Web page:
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Texas: Chagas disease seems to be widespread and underreported

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  • Texas: Chagas disease seems to be widespread and underreported

    Chagas Watchdogs

    Can screening dogs for Trypanosoma cruzi antibodies inform public health officials about the risk of Chagas disease to people?

    By Tracy Vence | September 1, 2014

    Dogs infected with Trypanosoma cruzi?the parasite that causes Chagas disease?may not show symptoms for years until, one day, their hearts fail. T. cruzi can infect animals that ingest or are bitten by assassin or ?kissing? bugs, a variety of insect species in subfamily Triatominae that are widespread in the Americas. Left undetected and untreated, Chagas can become chronic and fatal in canines. Some humans infected with Chagas face a similar fate. According to the US Centers for Disease Control and Prevention (CDC), as many as 8 million people worldwide have Chagas disease?and most of them don?t know it.

    The disease and its vectors are endemic to South and Central America, but both are spreading north, and confirmed cases of canine Chagas are on the rise across Texas, especially in southern portions of the state. Last year, the Texas Department of State Health Services made animal Chagas a notifiable condition, meaning veterinarians must report cases of the infectious disease to health officials within a week of confirming them.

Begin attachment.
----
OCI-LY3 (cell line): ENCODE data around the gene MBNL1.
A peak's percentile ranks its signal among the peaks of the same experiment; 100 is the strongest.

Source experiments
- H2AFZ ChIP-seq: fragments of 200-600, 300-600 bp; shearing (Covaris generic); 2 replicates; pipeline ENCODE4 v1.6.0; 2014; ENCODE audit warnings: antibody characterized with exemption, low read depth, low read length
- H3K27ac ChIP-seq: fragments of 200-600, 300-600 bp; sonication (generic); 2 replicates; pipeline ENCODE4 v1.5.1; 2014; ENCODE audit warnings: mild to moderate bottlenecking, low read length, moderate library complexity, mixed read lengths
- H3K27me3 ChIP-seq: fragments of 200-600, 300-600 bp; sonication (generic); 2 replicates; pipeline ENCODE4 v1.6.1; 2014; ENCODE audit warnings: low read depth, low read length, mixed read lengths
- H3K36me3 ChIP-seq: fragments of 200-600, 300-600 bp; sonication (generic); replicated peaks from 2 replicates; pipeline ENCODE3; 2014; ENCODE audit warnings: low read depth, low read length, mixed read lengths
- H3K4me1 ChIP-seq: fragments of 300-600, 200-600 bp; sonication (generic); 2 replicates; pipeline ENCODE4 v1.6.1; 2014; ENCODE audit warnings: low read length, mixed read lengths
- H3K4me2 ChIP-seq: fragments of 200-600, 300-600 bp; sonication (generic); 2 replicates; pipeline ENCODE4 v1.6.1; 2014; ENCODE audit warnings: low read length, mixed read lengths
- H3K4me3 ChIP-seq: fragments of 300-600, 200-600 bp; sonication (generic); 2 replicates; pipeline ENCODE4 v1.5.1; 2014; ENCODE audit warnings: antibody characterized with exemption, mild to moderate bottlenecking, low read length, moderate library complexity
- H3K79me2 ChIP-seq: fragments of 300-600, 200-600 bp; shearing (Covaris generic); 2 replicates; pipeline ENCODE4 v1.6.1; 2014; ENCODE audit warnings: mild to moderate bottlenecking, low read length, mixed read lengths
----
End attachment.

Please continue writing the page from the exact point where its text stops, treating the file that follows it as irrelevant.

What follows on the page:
Last year, she and her colleagues sampled 205 dogs of various breeds and ages from seven shelters across Texas, screening the animals for a suite of vector-borne and zoonotic diseases, including Chagas. Testing pathogen and parasite exposures in shelter dogs could provide a proxy for human exposure in the same regions because those animals are more likely to encounter insect vectors than are pets in homes. ?Many dogs at shelters show up as stray dogs or come from a background where they probably spent a lot of time outdoors,? Hamer says. ?We thought going to the shelters would be good because it could provide a very sensitive signal of pathogen exposure on the landscape.?

    Eighteen of the 205 shelter dogs (8.8 percent) were seropositive for T. cruzi antibodies.

    We?re using shelter dogs?and dogs in general?as sort of an index of risk across the landscape,? says Curtis-Robles. ?This is a way that we can somewhat quickly assess the [Chagas disease] risk in certain areas across the state.?
    More: The Scientist
    ?Addressing chronic disease is an issue of human rights ? that must be our call to arms"
    Richard Horton, Editor-in-Chief The Lancet

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